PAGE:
on the distant horizon, far out to sea.
And then the ship appears.
Then the white ship
enters into the harbour,
and thunders out it's greeting.
In this aria, Butterfly imagines her husband's return as she looks down from the terrace of the house he had built for them, towards the harbour of Nagasaki. Puccini's music is full of the most poignant yearning. After the phrase "Poi la nave bianca entra nel porto" [Then the white ship enters the harbour] there is a double stroke on a tympanum: a shot from the ship's gun, and its echo. It is the sound of the warship, bristling with armaments, self-congratulatory, coming to offer to the Japanese—what shall we call it?—trade, interaction with foreigners, Western culture.

For Butterfly, the sound is a gunshot of the mind. Her confidence that the love of Pinkerton is real is paired with her knowledge that he has abandoned her. The double stroke on a drum is the precipitant of meaning in her life. Perhaps, too, it can be a precipitant of our understanding. (The end of the story is that Pinkerton does return. He is accompanied by an American wife, and they take away from Butterfly the two-year-old son Pinkerton has had with her. She commits suicide, in a very Japanese way.)

Michael Ondaatje (2002). The conversations: Walter Murch and the art of editing film. Toronto: Vintage Canada.

Friday, 20 March 2009

Travelogue: Front Row Seat

I miss my Toronto friends, though I do like being in London, and something one should certainly do here is to take a visit to the buses. Although the 168 is not regarded as one of London's great buses—it gets four stars rather than five—it is definitely worth considering. It goes from Hampstead Heath (though really it's South End Green), to very useful places like Euston (just a couple of minutes walk from the British Library), through Russell Square from where one can see the tower of the University Senate House, then across Waterloo Bridge to the South Bank, where the National Theatre is. Waterloo Bridge is not Westminster Bridge with its view about which Wordsworth wrote, "Earth has not anything to show more fair." For that you need to be on the Number 12. But the view from Waterloo Bridge is still good. The 168 is a double decker. It is best to go upstairs and, if possible, get a seat in the front row, from where one can see not only the buildings, and the river as one crosses it, but the Audis and Jaguars below which scuttle like cockroaches through gaps in the traffic.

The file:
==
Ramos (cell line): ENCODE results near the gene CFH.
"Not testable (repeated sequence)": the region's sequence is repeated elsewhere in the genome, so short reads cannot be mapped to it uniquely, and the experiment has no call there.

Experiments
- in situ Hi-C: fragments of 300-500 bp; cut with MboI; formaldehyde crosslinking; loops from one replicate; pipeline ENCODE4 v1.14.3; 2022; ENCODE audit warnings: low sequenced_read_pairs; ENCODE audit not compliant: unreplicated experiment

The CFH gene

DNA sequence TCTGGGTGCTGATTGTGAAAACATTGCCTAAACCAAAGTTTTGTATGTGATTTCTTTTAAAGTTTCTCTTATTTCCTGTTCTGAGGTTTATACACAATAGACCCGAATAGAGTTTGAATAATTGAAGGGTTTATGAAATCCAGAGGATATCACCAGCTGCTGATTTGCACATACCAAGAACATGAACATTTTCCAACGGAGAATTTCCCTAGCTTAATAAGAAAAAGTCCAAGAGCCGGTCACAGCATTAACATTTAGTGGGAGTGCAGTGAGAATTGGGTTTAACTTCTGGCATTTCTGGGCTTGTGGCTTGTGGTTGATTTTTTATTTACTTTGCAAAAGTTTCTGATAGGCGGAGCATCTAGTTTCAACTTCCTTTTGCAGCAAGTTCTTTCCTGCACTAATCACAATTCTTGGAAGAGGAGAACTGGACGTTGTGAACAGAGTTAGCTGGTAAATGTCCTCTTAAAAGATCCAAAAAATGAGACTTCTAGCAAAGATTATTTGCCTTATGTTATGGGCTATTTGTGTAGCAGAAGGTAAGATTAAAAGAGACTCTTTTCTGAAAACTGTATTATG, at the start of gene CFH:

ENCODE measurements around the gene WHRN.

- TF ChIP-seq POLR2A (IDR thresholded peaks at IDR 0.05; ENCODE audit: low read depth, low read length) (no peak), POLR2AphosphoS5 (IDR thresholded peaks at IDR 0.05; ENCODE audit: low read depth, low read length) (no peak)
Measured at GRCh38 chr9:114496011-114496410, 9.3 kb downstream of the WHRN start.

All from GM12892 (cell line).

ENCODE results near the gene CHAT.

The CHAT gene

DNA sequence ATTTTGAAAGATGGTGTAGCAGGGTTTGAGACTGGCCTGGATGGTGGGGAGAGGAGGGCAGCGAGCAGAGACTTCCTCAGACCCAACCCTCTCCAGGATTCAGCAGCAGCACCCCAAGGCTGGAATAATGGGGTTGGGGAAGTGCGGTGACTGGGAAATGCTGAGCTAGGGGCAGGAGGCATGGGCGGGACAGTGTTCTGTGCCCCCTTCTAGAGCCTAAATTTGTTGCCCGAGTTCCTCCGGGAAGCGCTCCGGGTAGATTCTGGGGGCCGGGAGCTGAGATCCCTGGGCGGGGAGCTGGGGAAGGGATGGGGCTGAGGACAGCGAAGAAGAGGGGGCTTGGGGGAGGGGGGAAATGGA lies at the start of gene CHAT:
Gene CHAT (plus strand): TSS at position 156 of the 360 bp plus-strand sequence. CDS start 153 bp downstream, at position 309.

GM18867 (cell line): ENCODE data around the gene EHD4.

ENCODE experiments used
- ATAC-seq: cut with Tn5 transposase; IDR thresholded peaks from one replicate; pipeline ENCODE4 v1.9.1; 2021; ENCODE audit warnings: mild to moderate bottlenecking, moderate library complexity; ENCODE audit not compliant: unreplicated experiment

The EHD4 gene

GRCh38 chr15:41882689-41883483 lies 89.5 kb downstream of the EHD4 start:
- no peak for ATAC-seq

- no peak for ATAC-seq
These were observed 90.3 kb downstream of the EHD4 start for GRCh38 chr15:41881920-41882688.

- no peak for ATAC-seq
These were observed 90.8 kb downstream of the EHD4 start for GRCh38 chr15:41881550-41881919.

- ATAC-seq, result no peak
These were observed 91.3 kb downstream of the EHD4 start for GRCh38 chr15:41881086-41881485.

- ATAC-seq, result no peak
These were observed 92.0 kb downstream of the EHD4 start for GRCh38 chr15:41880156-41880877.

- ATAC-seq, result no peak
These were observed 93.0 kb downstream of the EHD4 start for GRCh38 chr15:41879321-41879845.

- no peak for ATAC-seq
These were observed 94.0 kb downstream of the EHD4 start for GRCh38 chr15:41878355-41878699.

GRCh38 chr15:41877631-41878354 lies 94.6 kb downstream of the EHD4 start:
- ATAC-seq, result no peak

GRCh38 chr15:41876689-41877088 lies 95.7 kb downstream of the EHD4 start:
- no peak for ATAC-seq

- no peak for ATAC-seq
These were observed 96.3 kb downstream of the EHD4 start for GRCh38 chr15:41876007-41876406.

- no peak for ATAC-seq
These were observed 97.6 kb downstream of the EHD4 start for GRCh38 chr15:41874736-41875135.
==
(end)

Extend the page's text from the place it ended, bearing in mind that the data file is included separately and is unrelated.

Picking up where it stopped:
On the 168, the timbre of the voice announcements as we approach each stop is very fine. The announcements are recorded by an actress who I would say is fresh from a run at the Old Vic. For the bus, she uses her BBC accent, informative rather than intimate. One can imagine that although this woman would have preferred something in the West End, she was pleased to get this part. She is of the expressive school of acting, so that two stops after leaving South End Green, she announces "Pond Street" with a sense of satisfaction. Although I think she is doing her best with the script, one could question the decision to announce the stop in this way since (like the stop from where we started) this one is named inappropriately. By the time we reach it, we have turned left from Pond Street and are 200 yards down Rosslyn Hill. I would suggest the stop be renamed "Hampstead Green," home to a host of golden daffodils. Further down the hill we come to "Belsize Park"; this delivered with confidence. Soon afterwards, "Chalk Farm Station" is said with a rising tone, expressing surprise. If I were the director, I would query this interpretation, because in my experience there are few things in London less surprising than reaching Chalk Farm Station. "Camden Town Station" is said as if in passing, which is perfectly correct, and "Pratt Street" is said in the most matter-of-fact manner. As the bus leaves each stop the announcer tells us the number, "one six eight," and then after a tiny pause we hear "to." This preposition is pronounced in a neutral tone so that it can be inserted by the recording engineer into any phrase. Then: "Old Kent Road, Tesco," said with descending pitch not, I think, to disparage Tesco, but to give the sense of final destination, where the driver can have a cup of tea.

One might think that hearing every couple of minutes, "one six eight ... to ... Old Kent Road, Tesco," would be pretty annoying. In fact the experience, with the moving stage set and the sound of this woman's voice in one's ears, is quite stirring. For the sake of the appreciation she must receive from a wide sector of the population, it is perhaps good that she got this part rather than something in the West End, which would probably only have been a re-run, and where the seats are much more expensive.

Wednesday, 18 March 2009

Imaginary Worlds